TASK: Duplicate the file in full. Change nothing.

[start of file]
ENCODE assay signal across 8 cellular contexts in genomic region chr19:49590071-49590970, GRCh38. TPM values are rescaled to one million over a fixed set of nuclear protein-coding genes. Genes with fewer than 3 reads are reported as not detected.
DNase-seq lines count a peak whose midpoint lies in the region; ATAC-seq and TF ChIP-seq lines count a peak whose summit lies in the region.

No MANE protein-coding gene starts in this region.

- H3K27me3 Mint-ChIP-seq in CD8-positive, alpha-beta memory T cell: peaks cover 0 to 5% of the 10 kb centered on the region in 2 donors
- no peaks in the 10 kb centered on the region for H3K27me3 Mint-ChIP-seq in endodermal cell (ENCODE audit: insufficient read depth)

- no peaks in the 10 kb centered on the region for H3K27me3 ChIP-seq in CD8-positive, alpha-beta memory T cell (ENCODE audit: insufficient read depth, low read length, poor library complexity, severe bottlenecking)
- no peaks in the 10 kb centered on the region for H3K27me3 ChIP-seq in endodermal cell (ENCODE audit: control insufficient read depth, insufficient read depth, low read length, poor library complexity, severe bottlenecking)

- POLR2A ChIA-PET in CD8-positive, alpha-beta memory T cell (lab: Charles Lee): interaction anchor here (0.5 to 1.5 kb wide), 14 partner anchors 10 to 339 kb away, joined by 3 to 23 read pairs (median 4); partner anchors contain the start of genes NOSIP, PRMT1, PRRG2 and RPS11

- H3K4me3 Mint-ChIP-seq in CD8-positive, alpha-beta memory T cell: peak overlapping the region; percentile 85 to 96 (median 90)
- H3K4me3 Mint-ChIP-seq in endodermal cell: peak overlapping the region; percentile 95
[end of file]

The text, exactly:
ENCODE assay signal across 8 cellular contexts in genomic region chr19:49590071-49590970, GRCh38. TPM values are rescaled to one million over a fixed set of nuclear protein-coding genes. Genes with fewer than 3 reads are reported as not detected.
DNase-seq lines count a peak whose midpoint lies in the region; ATAC-seq and TF ChIP-seq lines count a peak whose summit lies in the region.

No MANE protein-coding gene starts in this region.

- H3K27me3 Mint-ChIP-seq in CD8-positive, alpha-beta memory T cell: peaks cover 0 to 5% of the 10 kb centered on the region in 2 donors
- no peaks in the 10 kb centered on the region for H3K27me3 Mint-ChIP-seq in endodermal cell (ENCODE audit: insufficient read depth)

- no peaks in the 10 kb centered on the region for H3K27me3 ChIP-seq in CD8-positive, alpha-beta memory T cell (ENCODE audit: insufficient read depth, low read length, poor library complexity, severe bottlenecking)
- no peaks in the 10 kb centered on the region for H3K27me3 ChIP-seq in endodermal cell (ENCODE audit: control insufficient read depth, insufficient read depth, low read length, poor library complexity, severe bottlenecking)

- POLR2A ChIA-PET in CD8-positive, alpha-beta memory T cell (lab: Charles Lee): interaction anchor here (0.5 to 1.5 kb wide), 14 partner anchors 10 to 339 kb away, joined by 3 to 23 read pairs (median 4); partner anchors contain the start of genes NOSIP, PRMT1, PRRG2 and RPS11

- H3K4me3 Mint-ChIP-seq in CD8-positive, alpha-beta memory T cell: peak overlapping the region; percentile 85 to 96 (median 90)
- H3K4me3 Mint-ChIP-seq in endodermal cell: peak overlapping the region; percentile 95